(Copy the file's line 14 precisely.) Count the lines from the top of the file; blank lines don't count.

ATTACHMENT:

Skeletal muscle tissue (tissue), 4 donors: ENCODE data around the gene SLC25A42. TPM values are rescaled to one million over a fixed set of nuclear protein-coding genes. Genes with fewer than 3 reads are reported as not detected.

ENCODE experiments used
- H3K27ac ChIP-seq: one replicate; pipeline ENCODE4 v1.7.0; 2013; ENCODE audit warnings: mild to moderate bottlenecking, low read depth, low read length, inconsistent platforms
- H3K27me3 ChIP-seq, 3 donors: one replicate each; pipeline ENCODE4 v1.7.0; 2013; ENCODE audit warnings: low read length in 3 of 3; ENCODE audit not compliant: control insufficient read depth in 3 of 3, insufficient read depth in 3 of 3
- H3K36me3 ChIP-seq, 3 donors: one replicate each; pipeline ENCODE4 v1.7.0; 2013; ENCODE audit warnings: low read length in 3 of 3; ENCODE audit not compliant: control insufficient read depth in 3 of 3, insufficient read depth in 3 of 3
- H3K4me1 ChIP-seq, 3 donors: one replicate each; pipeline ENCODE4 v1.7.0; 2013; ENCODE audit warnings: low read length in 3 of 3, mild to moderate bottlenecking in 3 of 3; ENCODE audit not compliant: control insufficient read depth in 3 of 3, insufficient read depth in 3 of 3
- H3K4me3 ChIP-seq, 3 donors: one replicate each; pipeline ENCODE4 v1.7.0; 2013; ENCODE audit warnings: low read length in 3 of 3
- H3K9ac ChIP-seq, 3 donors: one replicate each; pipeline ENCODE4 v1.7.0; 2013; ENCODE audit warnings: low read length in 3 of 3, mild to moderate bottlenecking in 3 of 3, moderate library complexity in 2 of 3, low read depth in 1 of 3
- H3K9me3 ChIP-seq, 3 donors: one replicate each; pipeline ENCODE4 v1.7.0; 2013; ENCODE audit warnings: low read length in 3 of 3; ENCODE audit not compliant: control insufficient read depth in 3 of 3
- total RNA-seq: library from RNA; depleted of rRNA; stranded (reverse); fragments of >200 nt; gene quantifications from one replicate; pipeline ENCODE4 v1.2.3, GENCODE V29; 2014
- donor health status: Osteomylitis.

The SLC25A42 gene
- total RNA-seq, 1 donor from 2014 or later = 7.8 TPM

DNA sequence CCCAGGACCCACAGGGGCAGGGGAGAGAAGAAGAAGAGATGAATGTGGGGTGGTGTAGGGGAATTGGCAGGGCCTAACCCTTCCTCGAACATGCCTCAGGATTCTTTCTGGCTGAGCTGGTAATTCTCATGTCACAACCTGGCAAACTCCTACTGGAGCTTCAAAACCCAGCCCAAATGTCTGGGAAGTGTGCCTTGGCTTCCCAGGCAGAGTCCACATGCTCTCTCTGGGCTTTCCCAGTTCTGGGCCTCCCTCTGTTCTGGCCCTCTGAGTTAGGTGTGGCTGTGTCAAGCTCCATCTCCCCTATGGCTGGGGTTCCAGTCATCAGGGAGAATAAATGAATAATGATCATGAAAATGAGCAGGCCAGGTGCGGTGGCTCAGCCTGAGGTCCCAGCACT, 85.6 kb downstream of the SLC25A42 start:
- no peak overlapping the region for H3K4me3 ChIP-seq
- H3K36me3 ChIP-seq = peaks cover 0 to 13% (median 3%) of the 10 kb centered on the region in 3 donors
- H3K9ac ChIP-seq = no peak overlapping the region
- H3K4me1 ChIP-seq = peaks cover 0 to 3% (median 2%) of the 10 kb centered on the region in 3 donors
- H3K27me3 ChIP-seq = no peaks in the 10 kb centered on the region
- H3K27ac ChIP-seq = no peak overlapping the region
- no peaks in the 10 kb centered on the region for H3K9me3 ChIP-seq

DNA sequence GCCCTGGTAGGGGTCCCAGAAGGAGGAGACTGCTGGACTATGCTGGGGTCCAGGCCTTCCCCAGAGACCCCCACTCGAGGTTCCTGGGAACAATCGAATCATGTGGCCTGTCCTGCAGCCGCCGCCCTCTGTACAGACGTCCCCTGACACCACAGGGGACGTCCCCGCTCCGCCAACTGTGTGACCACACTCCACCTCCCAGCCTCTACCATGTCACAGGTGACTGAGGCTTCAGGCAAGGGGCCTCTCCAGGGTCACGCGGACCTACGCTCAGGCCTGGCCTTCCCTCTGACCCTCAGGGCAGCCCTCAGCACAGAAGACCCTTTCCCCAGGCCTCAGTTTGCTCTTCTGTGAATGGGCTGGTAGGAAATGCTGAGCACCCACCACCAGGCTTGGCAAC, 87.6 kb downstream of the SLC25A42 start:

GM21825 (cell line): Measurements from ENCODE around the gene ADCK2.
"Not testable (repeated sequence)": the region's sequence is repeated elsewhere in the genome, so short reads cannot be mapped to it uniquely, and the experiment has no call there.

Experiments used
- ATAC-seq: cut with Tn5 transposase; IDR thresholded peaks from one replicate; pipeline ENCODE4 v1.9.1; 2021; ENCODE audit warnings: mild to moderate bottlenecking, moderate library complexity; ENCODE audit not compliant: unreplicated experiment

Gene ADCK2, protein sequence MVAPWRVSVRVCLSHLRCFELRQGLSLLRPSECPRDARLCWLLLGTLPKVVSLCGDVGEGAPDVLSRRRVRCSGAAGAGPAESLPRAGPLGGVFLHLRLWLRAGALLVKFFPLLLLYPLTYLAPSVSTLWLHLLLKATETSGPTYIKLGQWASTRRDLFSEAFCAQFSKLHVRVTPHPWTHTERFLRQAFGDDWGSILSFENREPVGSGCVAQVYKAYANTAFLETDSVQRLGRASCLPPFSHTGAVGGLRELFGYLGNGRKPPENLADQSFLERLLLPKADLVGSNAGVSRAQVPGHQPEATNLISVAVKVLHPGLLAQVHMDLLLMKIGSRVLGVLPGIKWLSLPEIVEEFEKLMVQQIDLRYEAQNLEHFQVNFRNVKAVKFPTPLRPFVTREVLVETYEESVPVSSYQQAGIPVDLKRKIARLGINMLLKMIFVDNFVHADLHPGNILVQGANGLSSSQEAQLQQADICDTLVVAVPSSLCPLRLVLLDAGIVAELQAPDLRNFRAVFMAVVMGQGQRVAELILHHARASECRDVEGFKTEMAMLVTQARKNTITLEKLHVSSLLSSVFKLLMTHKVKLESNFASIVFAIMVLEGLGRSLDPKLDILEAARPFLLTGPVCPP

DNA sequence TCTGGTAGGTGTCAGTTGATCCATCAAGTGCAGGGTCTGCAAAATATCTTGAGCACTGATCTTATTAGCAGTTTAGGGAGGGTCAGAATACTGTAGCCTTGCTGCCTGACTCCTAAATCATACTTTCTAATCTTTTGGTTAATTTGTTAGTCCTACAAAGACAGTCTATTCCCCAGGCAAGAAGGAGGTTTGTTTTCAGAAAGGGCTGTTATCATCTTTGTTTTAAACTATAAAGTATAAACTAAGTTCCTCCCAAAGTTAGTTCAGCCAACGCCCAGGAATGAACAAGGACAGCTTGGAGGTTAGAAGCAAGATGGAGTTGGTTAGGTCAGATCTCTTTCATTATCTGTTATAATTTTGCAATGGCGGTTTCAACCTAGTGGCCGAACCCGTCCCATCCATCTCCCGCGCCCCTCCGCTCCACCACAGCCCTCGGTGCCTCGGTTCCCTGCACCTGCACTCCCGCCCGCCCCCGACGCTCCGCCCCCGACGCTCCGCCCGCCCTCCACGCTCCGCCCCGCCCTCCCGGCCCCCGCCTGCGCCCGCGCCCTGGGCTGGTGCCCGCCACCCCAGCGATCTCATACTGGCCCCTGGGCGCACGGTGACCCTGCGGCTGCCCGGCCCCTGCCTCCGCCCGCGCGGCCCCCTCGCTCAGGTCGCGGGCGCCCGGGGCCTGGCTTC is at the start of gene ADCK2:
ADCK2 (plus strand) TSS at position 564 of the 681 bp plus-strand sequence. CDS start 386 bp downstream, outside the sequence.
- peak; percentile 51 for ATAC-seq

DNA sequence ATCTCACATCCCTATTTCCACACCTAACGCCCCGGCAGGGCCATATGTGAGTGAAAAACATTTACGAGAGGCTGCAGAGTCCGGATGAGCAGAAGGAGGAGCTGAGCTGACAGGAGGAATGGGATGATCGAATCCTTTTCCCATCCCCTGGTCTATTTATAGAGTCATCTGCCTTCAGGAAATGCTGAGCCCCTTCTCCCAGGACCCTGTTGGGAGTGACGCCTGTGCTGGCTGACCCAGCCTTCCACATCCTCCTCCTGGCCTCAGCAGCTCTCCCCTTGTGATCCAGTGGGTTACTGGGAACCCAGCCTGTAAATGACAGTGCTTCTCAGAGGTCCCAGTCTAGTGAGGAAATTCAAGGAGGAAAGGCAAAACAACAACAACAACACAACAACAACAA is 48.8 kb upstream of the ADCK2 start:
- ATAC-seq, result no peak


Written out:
DNA sequence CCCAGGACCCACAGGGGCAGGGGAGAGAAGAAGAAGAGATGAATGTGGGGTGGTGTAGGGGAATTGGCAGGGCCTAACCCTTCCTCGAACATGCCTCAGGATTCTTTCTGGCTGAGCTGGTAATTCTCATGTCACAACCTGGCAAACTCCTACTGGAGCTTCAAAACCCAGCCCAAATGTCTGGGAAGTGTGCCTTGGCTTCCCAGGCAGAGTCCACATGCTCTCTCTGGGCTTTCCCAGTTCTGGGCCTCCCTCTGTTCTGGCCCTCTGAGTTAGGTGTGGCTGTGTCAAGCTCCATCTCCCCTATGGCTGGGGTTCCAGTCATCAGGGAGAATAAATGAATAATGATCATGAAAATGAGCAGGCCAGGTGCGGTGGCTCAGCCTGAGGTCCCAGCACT, 85.6 kb downstream of the SLC25A42 start: